Chancellor Jeremy Hunt gives an “Autumn Statement for growth”, delivering “the biggest business tax cut in modern British history”

Dan Insley

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Dan Insley

Corporate taxInsights

Streets Whittles partner Dan Insley reviews the key findings of the Autumn Statement.

In his Autumn Statement, Jeremy Hunt, Chancellor for the last 13 months, applauded the fact that the three financial pledges made as part of Prime Minister Rishi Sunak’s five priorities for 2023, have all been achieved: inflation has been halved, the economy has grown, and debt is reduced. However, the tone, although congratulatory, remained very much that there was still more to do and addressing a country moving ever closer to a general election, the Conservative Chancellor was forward-looking with renewed promises to unlock investment, reward work and effort and to continue to grow the economy.

110 measures were promised in yesterday’s Autumn Statement with perhaps the major announcement, saved for a flourishing finale, being the cut to employee National Insurance rates. This will be reduced from 12% to 10% and if two percentage points was not dramatic enough, the start date was not to be in line with the tax year but to begin as soon as the 6th January. The reduction promises to save a worker on the average £35,000 salary £450 a year.

This reduction in employee NI rates followed on from the earlier announcement of reduced NI rates for the self-employed. From  6 April 2024, self-employed people with profits above £12,570 will no longer be required to pay Class 2 NICs but will continue to receive access to contributory benefits including the State Pension. In addition, the rate of Class 4 self-employed NICs will be reduced from 9% to 8% from 6‌‌‌ April‌‌‌‌‌‌ 2024. These concession will mean that around two million people are expected to save on average £350 a year.

NI cuts may be the headline theme of the day, however, topically, Hunt’s first announcement was to pledge £7m to tackle the current increase antisemitism. “When it comes to antisemitism, and all forms of racism, we must never allow the clock to be turned back,” he said. This plea was made before Hunt returned to the fiscal staples of pensions, benefits and the living wage.

The decision to honour the pension triple lock “in full”, brought cheers. This means that the full new state pension is increased by 8.5% to £221.20 a week, worth up to £900 more a year. Benefits will also increase next year by 6.7%, which is the inflation rate for September but with an eye on the promise to reward effort, welfare recipients will be made to undertake a mandatory work placement if they are still looking for a job after 18 months. For those aged 21 and over, the National Living Wage will increase by 10 per cent from £10.42 to £11.44 an hour; worth £1,800 a year for the average full-time worker. £50m funding was also announced for apprenticeships in engineering and other “key growth sectors where there are shortages”.

Other investment promises included £500m over the next two years to fund more “innovation centres” to help make the UK an “AI powerhouse” and funding and tax breaks for investment zones and freeports.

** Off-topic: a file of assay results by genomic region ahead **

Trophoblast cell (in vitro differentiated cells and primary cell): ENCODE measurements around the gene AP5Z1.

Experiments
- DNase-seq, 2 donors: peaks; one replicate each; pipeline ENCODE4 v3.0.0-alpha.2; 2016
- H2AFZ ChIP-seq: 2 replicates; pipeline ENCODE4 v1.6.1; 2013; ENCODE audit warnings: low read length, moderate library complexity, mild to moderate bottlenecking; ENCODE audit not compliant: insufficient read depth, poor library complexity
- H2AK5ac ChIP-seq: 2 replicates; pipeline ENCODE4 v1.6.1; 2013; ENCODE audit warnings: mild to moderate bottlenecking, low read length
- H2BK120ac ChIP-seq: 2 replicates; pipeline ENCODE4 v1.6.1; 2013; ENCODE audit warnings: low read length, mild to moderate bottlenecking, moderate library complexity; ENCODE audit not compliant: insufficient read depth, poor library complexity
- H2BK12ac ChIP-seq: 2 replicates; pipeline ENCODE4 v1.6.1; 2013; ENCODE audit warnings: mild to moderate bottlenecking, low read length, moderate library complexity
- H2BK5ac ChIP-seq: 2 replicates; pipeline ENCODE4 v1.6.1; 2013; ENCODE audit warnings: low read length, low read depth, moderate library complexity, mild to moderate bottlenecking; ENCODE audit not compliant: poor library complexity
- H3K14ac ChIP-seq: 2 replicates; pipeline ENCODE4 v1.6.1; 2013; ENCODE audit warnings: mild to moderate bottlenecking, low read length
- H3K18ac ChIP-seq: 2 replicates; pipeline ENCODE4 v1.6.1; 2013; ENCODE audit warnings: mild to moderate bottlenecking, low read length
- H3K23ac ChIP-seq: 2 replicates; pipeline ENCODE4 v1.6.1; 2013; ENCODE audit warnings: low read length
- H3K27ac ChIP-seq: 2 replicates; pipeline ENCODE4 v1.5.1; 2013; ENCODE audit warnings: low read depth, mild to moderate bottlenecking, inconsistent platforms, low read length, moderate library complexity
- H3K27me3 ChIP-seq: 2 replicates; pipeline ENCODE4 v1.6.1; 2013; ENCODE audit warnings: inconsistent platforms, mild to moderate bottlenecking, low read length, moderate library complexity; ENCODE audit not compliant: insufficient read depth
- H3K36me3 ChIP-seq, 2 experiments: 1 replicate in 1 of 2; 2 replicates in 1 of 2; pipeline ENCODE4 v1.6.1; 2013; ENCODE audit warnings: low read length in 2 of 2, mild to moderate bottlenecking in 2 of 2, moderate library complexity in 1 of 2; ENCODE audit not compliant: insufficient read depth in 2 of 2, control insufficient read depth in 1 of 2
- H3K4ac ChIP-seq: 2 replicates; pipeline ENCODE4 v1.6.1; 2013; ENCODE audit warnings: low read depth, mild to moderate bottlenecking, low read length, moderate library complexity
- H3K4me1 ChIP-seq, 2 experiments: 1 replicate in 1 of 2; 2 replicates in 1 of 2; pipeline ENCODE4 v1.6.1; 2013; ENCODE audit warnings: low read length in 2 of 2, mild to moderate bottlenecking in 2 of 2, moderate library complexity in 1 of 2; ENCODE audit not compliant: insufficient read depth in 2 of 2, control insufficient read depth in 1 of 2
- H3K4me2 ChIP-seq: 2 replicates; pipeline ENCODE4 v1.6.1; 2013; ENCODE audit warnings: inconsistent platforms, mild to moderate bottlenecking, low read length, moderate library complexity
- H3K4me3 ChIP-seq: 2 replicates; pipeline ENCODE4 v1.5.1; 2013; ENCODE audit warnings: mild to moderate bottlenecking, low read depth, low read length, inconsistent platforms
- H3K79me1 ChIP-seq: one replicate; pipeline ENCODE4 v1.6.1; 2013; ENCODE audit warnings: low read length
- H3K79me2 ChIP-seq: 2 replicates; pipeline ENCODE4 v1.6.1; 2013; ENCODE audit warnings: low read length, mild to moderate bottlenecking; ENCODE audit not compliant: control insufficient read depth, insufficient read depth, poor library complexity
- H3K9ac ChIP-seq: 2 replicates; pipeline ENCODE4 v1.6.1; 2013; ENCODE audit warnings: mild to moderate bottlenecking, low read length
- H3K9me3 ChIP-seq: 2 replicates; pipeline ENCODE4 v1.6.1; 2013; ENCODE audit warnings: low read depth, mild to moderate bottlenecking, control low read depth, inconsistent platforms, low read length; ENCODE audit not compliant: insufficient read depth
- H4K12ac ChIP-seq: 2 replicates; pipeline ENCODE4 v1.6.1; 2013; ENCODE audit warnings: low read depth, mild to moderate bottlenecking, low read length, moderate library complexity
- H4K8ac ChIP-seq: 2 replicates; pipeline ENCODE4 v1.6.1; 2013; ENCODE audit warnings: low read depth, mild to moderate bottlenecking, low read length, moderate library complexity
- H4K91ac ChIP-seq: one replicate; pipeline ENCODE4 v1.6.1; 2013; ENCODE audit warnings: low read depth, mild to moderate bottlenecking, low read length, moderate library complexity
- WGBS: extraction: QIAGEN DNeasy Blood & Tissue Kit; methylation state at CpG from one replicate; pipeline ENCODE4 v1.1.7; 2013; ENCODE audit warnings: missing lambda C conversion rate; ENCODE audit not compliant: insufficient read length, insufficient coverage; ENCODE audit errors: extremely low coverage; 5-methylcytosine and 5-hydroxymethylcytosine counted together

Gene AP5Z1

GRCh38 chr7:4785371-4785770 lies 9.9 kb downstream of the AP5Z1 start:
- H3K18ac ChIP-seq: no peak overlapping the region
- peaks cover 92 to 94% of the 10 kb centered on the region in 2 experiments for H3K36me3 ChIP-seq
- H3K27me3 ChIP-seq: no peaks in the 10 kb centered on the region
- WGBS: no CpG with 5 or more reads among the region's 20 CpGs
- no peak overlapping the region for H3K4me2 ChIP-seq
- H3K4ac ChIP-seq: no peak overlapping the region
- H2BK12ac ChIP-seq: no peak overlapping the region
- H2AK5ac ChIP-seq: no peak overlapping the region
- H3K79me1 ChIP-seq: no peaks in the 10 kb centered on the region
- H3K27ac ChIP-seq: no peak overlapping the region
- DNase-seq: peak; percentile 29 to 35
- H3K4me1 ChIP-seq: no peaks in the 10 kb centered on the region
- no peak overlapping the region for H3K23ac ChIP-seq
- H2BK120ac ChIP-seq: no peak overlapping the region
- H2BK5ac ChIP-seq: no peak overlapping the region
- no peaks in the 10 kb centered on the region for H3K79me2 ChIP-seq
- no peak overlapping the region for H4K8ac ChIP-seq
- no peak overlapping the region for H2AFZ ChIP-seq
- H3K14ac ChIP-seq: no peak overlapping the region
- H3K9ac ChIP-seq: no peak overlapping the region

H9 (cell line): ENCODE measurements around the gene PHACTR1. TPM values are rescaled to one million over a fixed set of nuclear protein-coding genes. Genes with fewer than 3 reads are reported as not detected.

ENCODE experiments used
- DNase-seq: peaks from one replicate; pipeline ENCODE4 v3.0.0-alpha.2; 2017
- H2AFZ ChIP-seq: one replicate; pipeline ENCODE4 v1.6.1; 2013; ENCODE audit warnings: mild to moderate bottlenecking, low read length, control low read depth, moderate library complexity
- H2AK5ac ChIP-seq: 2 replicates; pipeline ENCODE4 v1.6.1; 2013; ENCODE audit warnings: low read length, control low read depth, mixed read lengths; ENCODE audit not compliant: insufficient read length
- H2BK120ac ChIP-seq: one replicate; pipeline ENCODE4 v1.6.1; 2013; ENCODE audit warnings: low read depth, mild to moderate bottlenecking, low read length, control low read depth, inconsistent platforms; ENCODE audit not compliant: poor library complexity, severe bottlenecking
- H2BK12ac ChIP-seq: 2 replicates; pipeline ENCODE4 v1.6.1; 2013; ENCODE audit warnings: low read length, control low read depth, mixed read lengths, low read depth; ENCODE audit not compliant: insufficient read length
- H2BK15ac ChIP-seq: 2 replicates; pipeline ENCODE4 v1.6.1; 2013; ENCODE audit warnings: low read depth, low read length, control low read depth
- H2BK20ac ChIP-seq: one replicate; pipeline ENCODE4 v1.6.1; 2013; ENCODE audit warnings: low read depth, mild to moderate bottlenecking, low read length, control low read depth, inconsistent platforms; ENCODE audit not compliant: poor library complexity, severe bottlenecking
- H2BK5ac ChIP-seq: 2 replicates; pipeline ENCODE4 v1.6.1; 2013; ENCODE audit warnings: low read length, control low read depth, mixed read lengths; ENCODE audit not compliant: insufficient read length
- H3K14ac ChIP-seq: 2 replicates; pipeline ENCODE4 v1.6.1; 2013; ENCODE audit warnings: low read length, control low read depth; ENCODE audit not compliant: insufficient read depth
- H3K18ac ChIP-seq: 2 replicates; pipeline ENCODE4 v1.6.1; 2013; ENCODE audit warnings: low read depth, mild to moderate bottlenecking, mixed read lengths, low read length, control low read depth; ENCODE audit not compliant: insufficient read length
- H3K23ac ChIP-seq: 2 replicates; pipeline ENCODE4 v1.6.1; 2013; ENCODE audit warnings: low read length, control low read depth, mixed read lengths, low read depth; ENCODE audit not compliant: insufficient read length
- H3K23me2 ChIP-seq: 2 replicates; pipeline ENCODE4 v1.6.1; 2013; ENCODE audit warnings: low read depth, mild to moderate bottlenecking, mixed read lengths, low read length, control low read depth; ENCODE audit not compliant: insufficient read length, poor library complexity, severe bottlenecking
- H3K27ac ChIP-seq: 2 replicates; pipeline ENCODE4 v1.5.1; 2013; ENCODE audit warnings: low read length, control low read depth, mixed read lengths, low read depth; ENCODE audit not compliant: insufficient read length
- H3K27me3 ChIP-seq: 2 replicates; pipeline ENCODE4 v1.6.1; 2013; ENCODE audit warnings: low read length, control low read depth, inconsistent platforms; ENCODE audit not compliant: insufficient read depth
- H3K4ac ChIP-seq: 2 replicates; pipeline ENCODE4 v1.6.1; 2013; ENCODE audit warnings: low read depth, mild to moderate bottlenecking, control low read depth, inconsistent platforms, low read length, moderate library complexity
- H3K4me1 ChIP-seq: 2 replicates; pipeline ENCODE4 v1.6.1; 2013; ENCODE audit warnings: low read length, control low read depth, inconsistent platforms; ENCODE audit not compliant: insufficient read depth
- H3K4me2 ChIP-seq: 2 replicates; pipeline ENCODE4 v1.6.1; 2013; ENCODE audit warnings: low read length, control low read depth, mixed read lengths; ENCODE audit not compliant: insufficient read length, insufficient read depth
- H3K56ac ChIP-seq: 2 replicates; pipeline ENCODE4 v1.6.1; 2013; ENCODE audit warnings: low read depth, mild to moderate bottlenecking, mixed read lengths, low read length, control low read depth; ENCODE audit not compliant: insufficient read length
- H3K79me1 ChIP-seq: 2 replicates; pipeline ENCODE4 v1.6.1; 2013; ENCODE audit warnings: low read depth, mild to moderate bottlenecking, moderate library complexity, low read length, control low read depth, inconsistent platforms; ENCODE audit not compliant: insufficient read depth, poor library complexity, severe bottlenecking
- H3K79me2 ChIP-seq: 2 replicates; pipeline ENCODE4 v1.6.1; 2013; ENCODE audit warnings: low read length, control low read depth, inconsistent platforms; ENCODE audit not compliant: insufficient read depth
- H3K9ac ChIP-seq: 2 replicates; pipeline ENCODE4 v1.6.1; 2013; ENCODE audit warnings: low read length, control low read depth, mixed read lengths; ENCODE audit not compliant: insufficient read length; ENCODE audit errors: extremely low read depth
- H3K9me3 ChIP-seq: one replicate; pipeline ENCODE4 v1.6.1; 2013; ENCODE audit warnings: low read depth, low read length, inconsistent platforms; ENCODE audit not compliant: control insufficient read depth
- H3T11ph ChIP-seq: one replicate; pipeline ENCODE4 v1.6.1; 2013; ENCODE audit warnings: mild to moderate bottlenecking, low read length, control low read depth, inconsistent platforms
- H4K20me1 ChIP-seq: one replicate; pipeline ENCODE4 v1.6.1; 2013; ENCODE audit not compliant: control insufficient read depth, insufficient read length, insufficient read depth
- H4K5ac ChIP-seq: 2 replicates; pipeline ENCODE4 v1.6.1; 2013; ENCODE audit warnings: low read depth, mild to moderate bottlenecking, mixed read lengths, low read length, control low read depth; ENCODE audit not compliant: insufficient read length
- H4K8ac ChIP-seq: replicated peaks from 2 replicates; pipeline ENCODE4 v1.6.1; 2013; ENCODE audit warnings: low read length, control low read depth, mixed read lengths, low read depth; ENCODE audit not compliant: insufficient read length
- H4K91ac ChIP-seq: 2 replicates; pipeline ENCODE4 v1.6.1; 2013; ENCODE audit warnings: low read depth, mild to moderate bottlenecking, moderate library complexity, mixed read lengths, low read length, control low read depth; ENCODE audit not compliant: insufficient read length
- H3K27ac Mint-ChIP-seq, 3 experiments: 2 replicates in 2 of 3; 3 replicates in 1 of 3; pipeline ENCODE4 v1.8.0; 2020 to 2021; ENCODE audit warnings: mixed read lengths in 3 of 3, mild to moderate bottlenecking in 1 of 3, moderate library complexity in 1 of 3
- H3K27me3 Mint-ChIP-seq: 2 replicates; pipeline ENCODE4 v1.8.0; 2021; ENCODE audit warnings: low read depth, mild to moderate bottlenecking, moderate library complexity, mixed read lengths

It was good news for FSB members with the announcement that there will be a freeze on the small business multiplier for a further year and the 75% discount on business rates up to £110,000 discount for retail hospitality and leisure businesses was also extended for  another year. This will be welcome news for Publicans alongside the confirmation that whereas tobacco duty is up, alcohol duty is frozen until next autumn.

There was also a boost for businesses which invest heavily in equipment in that “full expensing” for businesses was made permanent. This means that for every £1 invested in IT, machinery and equipment, a business can claim back 25p in corporation tax. Hunt has called this the “largest business tax cut in modern British history”, claiming “it means we have not just the lowest headline corporation tax rate in the G7 but its most generous capital allowances.”

Other measures included a £110 million investment in schemes tackling nutrient neutrality, which the Chancellor said should produce an additional 40,000 homes over the next five years; another £450 million will be allocated to the Local Authority Housing Fund to deliver 2.400 new homes. There were incentives for households living near new power cables to be offered electricity bill discounts to speed up construction of the required networks, plans to launch a sale of NatWest shares over the next 12 months and a promise of a consultation on pension pot reforms.

110 is an impressive number of measures and the volume intended no doubt to be uplifting. The Conservative fiscal message going into the next election is clear: their “plan for the British economy is working. But the work is not done.”

If you would like to discuss how this Autumn Statement might impact on you and your business, please get in touch with me Dan Insley, or any of my partners at Streets Whittles or the wider Streets Chartered Accountants

For further information, members of our Tax Practice and our Financial Services arm have produced a webinar on the Autumn Statement which you can access by registering here.